much. It's the results, and catching the public in the right mood, that created bestsellers. (Fifty Shades being an example, a crappy piece of fan-fic rewrite that caught the public in the right mood) But it's so... luck-dependent, where does the skill come in?
    I don't know if luck versus skill is the right way to frame the question as much as the probability in large numbers. If 1000 people try MLM despite our best efforts 1 will do exceptionally well. 9 might make some money, the rest well we told them so. If that 1 is a high school dropout raised by wolves the story resonates with the next 1000, hell I'm even getting warm and fuzzy thinking about it. Does luck play a role, sure the wolves could have easily eaten him. Again, I would argue that person has some innate skill most people would find impossible to replicate. But that success can only be viewed without forgetting the other 990 that were neither "lucky" nor "skilled" and faded away.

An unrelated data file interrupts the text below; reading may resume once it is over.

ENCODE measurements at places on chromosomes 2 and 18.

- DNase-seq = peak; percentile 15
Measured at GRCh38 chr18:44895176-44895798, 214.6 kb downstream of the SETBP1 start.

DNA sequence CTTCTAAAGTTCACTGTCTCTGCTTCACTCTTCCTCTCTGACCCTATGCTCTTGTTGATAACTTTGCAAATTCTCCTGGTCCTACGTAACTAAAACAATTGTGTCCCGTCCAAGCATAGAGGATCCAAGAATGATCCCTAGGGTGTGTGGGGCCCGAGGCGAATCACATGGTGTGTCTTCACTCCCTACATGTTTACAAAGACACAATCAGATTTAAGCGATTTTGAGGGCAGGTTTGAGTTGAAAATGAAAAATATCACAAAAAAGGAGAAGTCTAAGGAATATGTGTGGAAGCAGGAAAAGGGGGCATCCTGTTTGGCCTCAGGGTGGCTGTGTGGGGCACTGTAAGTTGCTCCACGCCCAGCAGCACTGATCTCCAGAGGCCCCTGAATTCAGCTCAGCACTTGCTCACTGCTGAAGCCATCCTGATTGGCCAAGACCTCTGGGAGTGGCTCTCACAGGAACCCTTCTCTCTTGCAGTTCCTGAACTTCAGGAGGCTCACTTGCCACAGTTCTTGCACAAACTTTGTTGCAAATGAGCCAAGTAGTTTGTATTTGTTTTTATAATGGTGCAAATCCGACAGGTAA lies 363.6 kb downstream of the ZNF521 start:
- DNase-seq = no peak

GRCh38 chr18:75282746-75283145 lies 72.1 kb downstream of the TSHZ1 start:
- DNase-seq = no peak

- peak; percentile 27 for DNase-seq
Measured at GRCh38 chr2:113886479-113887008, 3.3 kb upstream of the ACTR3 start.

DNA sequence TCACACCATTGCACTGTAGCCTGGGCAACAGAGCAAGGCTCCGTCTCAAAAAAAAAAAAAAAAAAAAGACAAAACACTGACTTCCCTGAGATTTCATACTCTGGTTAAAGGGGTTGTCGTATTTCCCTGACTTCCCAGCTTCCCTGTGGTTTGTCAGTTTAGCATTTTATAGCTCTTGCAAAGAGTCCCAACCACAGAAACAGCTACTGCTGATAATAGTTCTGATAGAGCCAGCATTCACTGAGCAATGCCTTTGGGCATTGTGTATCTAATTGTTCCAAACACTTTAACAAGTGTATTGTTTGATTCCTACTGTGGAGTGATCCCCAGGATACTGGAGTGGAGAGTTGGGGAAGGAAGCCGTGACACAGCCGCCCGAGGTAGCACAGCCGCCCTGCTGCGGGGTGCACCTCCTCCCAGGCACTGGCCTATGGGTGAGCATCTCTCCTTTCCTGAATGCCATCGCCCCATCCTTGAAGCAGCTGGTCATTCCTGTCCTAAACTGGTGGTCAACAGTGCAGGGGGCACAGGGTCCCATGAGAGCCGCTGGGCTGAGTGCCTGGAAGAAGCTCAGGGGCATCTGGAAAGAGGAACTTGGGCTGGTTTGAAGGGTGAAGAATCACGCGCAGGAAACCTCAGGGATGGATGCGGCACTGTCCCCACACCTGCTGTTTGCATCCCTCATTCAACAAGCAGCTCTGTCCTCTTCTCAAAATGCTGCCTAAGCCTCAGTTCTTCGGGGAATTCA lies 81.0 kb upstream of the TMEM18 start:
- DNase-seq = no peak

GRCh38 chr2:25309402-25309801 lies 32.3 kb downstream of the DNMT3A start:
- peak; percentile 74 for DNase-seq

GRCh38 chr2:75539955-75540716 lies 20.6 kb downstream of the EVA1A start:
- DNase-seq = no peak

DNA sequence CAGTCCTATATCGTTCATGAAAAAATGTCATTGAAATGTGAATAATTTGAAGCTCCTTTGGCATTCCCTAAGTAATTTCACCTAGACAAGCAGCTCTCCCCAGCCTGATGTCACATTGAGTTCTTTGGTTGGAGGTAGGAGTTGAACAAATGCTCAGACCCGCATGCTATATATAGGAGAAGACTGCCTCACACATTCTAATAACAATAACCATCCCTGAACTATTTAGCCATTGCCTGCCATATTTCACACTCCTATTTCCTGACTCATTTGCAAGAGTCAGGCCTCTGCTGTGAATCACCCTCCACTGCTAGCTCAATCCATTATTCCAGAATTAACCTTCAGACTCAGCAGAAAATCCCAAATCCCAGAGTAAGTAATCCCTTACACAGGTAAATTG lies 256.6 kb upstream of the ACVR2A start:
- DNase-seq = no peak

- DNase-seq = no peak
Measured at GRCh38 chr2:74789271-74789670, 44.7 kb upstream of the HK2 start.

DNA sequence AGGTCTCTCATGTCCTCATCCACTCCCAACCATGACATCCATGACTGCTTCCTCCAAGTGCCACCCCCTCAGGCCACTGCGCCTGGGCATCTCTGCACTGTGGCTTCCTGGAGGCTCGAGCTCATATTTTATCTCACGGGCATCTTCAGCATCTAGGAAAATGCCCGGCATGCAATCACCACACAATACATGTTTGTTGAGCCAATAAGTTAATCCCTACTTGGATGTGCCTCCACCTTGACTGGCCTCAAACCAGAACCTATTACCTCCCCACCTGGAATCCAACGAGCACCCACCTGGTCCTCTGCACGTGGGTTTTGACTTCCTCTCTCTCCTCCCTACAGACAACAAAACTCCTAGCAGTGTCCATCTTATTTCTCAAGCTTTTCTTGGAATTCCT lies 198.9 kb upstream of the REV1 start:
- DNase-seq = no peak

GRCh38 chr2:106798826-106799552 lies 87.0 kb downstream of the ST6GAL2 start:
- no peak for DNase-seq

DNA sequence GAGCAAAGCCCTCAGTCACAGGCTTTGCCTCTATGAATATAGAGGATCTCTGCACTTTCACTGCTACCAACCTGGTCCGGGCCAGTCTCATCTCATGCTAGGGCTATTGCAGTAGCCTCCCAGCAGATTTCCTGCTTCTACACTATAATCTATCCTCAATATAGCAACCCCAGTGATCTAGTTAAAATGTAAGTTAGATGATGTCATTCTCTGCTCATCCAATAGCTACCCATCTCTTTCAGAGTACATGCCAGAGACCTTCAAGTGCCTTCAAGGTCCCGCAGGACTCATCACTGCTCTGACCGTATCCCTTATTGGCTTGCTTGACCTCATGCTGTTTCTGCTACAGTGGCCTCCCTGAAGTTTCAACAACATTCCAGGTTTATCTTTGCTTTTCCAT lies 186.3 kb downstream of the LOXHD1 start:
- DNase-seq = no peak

Is the math of success any different for writers? Would a "professional" take 1000 people under their wing or is it more probable most if not all would have to deal with a few "experts" and open their own doors from there?
    "It's virtually impossible to violate rules ... but it's impossible for a violation to go undetected, certainly not for a considerable period of time." Bernie Madoff
    https://www.facebook.com/pages/Scam-...98399986981403

  8. #8
    kschang is offline Senior Scambuster
    Join Date
    May 2012
    Posts
    874